Molly Flanegin never imagined herself asking for help with something as basic as pet food, but the COVID-19 pandemic made even that responsibility a challenge.
The San Fernando Valley resident lives with her brother, Scott, as well as five cats and a 10-year-old Maltipoo dog, all of whom are rescues. Nearby, she boards Durango, her 18-year-old National Show Horse (a Saddlebred/Arabian cross) who recently recovered from surgery to address an intestinal obstruction.
When Molly saw a post on the Burbank-Glendale-Griffith Park Equestrians’ Facebook page about free supplemental horse feed, courtesy of the ASPCA’s Relief and Recovery Initiative, she decided to call the number.
“I’m the type of person who would never ask for help, but horses are very expensive,” said Molly, a freelance production designer in the film and entertainment industry who is currently unemployed due to the pandemic. “The film industry is completely shut down, with no work opening date on the horizon. It’s precarious, but Durango’s needs are my priority and in the forefront of my mind.”
Responding to a Crisis
The ASPCA was alerted to the needs of Los Angeles-area equines by one of our The Right Horse Initiative partners, which reported an increase in calls for help from horse owners.
“There is never a ‘good’ time for a crisis like this, but at least for some, the timing during the spring means grass is growing and some equines can be supported on pasture,” said Dr. Emily Weiss, ASPCA Vice President of Equine Welfare. “However, horses in places like Los Angeles do not have that luxury, as much of the land is dry and desert-like.”
Our Client Services team, headquartered in the Midwest, is making appointments for dog and cat owners looking to secure food for their animals at food distribution centers in several states; horse feed is currently available only at our Los Angeles site. Through the month of April, pet food distribution queries generated nearly 75% of the Midwest team’s call volume.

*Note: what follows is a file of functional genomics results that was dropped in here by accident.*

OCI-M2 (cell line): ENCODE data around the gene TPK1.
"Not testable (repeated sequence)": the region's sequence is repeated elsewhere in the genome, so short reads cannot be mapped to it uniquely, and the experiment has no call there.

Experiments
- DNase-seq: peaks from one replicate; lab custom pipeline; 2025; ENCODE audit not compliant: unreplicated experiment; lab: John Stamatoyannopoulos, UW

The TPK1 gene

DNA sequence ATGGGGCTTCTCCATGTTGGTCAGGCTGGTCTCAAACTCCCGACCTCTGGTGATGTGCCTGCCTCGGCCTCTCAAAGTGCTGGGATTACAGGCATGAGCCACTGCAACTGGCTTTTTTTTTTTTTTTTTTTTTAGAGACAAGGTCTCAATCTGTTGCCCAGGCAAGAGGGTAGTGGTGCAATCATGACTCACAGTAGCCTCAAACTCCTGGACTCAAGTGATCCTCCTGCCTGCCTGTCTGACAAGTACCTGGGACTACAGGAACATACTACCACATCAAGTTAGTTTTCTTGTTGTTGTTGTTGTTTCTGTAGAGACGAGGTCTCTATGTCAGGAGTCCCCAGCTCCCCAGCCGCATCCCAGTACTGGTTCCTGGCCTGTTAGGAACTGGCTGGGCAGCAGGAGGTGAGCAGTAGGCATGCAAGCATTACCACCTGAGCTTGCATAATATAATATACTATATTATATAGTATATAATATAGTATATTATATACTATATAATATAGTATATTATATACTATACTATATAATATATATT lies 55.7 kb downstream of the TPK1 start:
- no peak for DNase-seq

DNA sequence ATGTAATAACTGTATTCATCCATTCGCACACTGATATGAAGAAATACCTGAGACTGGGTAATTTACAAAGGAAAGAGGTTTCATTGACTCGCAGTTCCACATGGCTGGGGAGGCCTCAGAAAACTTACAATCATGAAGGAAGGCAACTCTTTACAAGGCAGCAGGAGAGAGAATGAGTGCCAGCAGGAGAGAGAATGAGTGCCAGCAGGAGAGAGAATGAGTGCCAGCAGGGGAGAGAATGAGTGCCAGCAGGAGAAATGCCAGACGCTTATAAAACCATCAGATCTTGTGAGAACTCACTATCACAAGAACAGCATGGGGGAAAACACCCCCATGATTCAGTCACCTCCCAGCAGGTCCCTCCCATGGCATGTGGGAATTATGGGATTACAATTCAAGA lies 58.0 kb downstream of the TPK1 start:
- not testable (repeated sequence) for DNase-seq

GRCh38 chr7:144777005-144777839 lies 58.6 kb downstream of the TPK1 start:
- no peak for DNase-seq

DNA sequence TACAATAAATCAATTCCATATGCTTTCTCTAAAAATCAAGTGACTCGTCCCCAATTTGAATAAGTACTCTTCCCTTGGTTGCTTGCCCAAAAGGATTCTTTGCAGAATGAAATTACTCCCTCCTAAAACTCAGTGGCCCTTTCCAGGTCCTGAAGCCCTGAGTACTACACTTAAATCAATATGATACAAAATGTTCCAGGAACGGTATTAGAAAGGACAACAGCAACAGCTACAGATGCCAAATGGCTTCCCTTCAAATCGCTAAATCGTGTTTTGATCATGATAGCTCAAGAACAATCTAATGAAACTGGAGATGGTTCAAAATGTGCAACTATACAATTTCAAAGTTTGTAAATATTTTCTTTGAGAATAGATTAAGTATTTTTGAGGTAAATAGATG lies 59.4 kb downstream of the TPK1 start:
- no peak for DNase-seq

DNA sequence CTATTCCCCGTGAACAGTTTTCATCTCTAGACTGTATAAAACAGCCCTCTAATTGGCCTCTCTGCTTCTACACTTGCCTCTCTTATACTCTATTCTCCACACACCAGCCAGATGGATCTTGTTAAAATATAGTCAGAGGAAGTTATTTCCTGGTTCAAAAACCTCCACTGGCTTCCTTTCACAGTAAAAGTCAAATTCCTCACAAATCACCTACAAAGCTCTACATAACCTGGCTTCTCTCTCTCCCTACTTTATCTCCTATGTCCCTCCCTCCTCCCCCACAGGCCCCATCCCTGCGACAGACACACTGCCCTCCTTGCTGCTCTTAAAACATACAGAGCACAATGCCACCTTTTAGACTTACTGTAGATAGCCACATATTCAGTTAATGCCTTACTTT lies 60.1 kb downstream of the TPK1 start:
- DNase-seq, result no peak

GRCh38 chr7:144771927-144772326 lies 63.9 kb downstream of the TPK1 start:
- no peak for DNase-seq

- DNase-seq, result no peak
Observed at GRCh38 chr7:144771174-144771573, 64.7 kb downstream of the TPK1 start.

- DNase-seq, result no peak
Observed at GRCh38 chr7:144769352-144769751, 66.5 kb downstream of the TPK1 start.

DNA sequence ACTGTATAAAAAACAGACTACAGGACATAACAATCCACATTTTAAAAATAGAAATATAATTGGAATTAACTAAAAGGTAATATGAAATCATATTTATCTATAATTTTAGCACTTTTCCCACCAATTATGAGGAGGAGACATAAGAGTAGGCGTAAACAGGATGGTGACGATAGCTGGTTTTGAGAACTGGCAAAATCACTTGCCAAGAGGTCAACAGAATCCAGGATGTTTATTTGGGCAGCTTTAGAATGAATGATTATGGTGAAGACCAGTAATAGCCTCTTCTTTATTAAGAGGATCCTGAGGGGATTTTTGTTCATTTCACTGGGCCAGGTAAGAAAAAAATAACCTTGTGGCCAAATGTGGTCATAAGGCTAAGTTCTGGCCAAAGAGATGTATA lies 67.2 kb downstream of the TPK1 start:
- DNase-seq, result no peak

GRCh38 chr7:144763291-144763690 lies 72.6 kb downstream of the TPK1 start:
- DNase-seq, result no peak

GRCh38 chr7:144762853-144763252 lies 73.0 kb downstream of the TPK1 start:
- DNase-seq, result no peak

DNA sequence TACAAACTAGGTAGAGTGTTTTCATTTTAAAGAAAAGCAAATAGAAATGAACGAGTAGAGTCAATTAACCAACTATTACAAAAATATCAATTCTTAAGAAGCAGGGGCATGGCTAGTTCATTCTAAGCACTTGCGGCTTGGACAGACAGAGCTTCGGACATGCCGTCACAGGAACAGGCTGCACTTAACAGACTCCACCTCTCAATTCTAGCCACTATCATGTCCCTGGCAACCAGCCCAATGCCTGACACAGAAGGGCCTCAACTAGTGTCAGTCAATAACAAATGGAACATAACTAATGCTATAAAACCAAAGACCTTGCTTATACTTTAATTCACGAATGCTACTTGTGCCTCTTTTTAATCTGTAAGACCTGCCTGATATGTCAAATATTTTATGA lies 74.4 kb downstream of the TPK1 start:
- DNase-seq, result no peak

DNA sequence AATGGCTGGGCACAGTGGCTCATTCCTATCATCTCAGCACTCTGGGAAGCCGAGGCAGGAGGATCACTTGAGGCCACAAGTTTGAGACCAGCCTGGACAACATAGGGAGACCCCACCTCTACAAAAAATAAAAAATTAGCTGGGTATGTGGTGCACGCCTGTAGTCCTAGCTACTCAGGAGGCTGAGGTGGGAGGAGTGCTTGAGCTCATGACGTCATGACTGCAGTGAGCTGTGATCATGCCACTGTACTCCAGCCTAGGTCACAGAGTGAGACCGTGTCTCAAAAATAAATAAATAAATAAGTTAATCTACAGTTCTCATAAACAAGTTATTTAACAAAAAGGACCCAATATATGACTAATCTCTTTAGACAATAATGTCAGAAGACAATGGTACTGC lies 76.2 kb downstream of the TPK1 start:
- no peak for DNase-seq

“Hearing those thankful callers makes our day,” said Amanda Rodriguez, Director of Client Services, adding that more than 100 horses have been helped in Los Angeles.
“We’ve fed more than 40,000 animals in four areas: New York, Miami, Los Angeles and Asheville, North Carolina,” said Joel Lopez, Vice President of the ASPCA Adoption Center. “Each of our food distribution locations adapted various systems to meet their needs safely.”
Help for Horses
Molly and Scott visited the ASPCA’s distribution center in South Central L.A. on April 23 to collect three 50 lb. bags of alfalfa hay cubes, which Molly soaks and adds to Durango’s regular feed as a supplement. Receiving bags of food for their cats and dog as well was “a super pleasant surprise,” said Molly, who planned to return in two weeks for more. “I’m just so grateful to have it, because it’s expensive with all of them.”
In nearby Compton, another horse owner, Salvador Paredes, also took advantage of the ASPCA’s food distribution services to feed his five horses, two dogs and one cat. Our staff delivered food and supplies for all three species to his curbside on April 21.
“I was running out of horse feed,” said Salvador. “I was thinking of taking my horses to the park to graze on grass, this is how desperate I am. These supplies help a lot, because we are running out of our savings.”
Molly echoes Salvador’s gratitude. “I can’t imagine living without my animals—they are family to me, that’s not an option,” she said. “If I take them in, it’s forever. I would never kick them to the curb.”
Learn more about the ASPCA’s multifaceted response to COVID-19 and review our resources on keeping yourself and your pets safe.